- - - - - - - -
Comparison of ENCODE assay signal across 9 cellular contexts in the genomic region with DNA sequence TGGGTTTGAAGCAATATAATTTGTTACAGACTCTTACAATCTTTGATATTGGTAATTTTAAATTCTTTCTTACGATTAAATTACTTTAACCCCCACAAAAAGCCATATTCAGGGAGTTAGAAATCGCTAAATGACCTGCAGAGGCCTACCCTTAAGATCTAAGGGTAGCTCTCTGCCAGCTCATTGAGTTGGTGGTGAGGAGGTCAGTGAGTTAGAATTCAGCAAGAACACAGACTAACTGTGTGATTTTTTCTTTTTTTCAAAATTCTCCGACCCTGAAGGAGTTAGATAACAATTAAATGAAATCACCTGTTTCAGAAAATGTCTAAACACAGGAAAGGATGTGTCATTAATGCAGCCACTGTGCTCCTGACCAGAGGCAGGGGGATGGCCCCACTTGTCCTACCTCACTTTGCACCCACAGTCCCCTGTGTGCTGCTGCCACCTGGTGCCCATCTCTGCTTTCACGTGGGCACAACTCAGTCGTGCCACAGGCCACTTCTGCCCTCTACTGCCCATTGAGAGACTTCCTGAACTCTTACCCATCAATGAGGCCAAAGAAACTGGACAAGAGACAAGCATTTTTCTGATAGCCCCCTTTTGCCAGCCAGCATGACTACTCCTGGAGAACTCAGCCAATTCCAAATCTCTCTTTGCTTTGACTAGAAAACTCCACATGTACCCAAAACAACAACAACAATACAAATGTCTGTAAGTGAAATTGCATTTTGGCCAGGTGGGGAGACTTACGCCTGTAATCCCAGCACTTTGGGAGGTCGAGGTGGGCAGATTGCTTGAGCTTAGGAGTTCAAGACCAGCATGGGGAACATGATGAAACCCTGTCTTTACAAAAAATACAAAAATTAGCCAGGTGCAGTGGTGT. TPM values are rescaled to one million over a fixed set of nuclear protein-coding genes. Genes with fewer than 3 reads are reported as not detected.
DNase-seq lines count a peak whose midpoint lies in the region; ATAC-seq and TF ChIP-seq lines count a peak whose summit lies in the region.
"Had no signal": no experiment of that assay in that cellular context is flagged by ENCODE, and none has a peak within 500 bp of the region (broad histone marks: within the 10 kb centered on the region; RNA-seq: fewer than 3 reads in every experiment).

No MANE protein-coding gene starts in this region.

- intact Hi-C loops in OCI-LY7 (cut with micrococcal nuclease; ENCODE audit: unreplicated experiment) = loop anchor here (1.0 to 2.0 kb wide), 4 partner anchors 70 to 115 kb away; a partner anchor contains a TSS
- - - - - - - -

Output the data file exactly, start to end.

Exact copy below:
Comparison of ENCODE assay signal across 9 cellular contexts in the genomic region with DNA sequence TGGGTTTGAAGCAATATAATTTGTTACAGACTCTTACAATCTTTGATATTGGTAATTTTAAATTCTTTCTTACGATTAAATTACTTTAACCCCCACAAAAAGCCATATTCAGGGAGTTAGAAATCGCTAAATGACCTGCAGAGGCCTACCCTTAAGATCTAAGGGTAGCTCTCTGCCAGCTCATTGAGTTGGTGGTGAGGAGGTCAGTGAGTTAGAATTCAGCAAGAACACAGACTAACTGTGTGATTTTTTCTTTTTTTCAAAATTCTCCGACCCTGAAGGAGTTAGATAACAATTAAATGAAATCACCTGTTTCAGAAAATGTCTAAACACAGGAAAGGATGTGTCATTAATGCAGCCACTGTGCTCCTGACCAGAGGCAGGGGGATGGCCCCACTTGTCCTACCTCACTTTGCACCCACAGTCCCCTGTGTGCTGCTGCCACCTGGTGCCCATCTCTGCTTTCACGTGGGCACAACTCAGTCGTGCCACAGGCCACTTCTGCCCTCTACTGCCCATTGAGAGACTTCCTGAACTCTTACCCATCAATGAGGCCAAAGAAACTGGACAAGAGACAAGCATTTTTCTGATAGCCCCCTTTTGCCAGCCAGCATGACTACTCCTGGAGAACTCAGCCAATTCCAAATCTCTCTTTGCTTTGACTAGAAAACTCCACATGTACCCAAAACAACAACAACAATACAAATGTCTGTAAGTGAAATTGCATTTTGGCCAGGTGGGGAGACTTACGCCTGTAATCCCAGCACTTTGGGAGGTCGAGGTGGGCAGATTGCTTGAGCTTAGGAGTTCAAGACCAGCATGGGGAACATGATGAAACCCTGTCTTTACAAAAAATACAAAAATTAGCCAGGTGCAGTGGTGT. TPM values are rescaled to one million over a fixed set of nuclear protein-coding genes. Genes with fewer than 3 reads are reported as not detected.
DNase-seq lines count a peak whose midpoint lies in the region; ATAC-seq and TF ChIP-seq lines count a peak whose summit lies in the region.
"Had no signal": no experiment of that assay in that cellular context is flagged by ENCODE, and none has a peak within 500 bp of the region (broad histone marks: within the 10 kb centered on the region; RNA-seq: fewer than 3 reads in every experiment).

No MANE protein-coding gene starts in this region.

- intact Hi-C loops in OCI-LY7 (cut with micrococcal nuclease; ENCODE audit: unreplicated experiment) = loop anchor here (1.0 to 2.0 kb wide), 4 partner anchors 70 to 115 kb away; a partner anchor contains a TSS